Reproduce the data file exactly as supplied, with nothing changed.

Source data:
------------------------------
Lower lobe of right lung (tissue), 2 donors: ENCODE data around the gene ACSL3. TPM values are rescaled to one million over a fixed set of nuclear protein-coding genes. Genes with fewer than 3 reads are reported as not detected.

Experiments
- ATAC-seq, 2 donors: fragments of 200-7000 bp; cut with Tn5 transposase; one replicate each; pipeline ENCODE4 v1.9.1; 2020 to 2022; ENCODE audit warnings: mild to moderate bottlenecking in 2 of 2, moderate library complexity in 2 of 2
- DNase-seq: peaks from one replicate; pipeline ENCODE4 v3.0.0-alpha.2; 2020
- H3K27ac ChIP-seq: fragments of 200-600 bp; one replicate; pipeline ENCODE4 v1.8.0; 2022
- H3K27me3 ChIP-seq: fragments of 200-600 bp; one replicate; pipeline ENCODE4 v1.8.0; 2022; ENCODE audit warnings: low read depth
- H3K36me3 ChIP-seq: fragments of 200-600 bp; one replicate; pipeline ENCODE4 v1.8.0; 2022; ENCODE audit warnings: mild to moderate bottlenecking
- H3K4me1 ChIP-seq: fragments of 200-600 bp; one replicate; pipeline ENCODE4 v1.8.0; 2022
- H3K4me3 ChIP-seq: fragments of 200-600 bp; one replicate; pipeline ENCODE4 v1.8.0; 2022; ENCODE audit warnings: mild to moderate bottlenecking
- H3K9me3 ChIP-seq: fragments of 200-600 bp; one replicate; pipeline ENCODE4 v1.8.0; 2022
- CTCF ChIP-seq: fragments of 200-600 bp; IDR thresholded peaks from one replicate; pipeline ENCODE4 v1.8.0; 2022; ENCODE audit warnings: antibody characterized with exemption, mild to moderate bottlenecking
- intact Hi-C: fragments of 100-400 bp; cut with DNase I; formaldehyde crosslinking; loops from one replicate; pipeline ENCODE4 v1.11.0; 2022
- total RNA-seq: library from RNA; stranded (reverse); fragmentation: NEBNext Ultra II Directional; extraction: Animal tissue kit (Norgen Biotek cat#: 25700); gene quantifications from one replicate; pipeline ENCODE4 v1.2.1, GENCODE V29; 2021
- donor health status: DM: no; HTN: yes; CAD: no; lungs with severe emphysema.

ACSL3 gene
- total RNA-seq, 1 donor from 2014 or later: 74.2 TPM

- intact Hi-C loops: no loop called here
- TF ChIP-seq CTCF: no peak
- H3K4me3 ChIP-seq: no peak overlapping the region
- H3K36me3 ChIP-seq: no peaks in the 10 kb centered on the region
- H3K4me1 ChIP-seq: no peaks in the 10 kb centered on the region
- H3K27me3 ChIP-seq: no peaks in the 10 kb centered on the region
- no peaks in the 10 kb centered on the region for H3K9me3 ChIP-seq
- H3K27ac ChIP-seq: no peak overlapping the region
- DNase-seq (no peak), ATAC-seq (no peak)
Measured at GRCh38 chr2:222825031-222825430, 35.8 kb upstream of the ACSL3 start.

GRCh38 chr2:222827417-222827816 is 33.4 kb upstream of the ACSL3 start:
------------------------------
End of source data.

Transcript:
Lower lobe of right lung (tissue), 2 donors: ENCODE data around the gene ACSL3. TPM values are rescaled to one million over a fixed set of nuclear protein-coding genes. Genes with fewer than 3 reads are reported as not detected.

Experiments
- ATAC-seq, 2 donors: fragments of 200-7000 bp; cut with Tn5 transposase; one replicate each; pipeline ENCODE4 v1.9.1; 2020 to 2022; ENCODE audit warnings: mild to moderate bottlenecking in 2 of 2, moderate library complexity in 2 of 2
- DNase-seq: peaks from one replicate; pipeline ENCODE4 v3.0.0-alpha.2; 2020
- H3K27ac ChIP-seq: fragments of 200-600 bp; one replicate; pipeline ENCODE4 v1.8.0; 2022
- H3K27me3 ChIP-seq: fragments of 200-600 bp; one replicate; pipeline ENCODE4 v1.8.0; 2022; ENCODE audit warnings: low read depth
- H3K36me3 ChIP-seq: fragments of 200-600 bp; one replicate; pipeline ENCODE4 v1.8.0; 2022; ENCODE audit warnings: mild to moderate bottlenecking
- H3K4me1 ChIP-seq: fragments of 200-600 bp; one replicate; pipeline ENCODE4 v1.8.0; 2022
- H3K4me3 ChIP-seq: fragments of 200-600 bp; one replicate; pipeline ENCODE4 v1.8.0; 2022; ENCODE audit warnings: mild to moderate bottlenecking
- H3K9me3 ChIP-seq: fragments of 200-600 bp; one replicate; pipeline ENCODE4 v1.8.0; 2022
- CTCF ChIP-seq: fragments of 200-600 bp; IDR thresholded peaks from one replicate; pipeline ENCODE4 v1.8.0; 2022; ENCODE audit warnings: antibody characterized with exemption, mild to moderate bottlenecking
- intact Hi-C: fragments of 100-400 bp; cut with DNase I; formaldehyde crosslinking; loops from one replicate; pipeline ENCODE4 v1.11.0; 2022
- total RNA-seq: library from RNA; stranded (reverse); fragmentation: NEBNext Ultra II Directional; extraction: Animal tissue kit (Norgen Biotek cat#: 25700); gene quantifications from one replicate; pipeline ENCODE4 v1.2.1, GENCODE V29; 2021
- donor health status: DM: no; HTN: yes; CAD: no; lungs with severe emphysema.

ACSL3 gene
- total RNA-seq, 1 donor from 2014 or later: 74.2 TPM

- intact Hi-C loops: no loop called here
- TF ChIP-seq CTCF: no peak
- H3K4me3 ChIP-seq: no peak overlapping the region
- H3K36me3 ChIP-seq: no peaks in the 10 kb centered on the region
- H3K4me1 ChIP-seq: no peaks in the 10 kb centered on the region
- H3K27me3 ChIP-seq: no peaks in the 10 kb centered on the region
- no peaks in the 10 kb centered on the region for H3K9me3 ChIP-seq
- H3K27ac ChIP-seq: no peak overlapping the region
- DNase-seq (no peak), ATAC-seq (no peak)
Measured at GRCh38 chr2:222825031-222825430, 35.8 kb upstream of the ACSL3 start.

GRCh38 chr2:222827417-222827816 is 33.4 kb upstream of the ACSL3 start: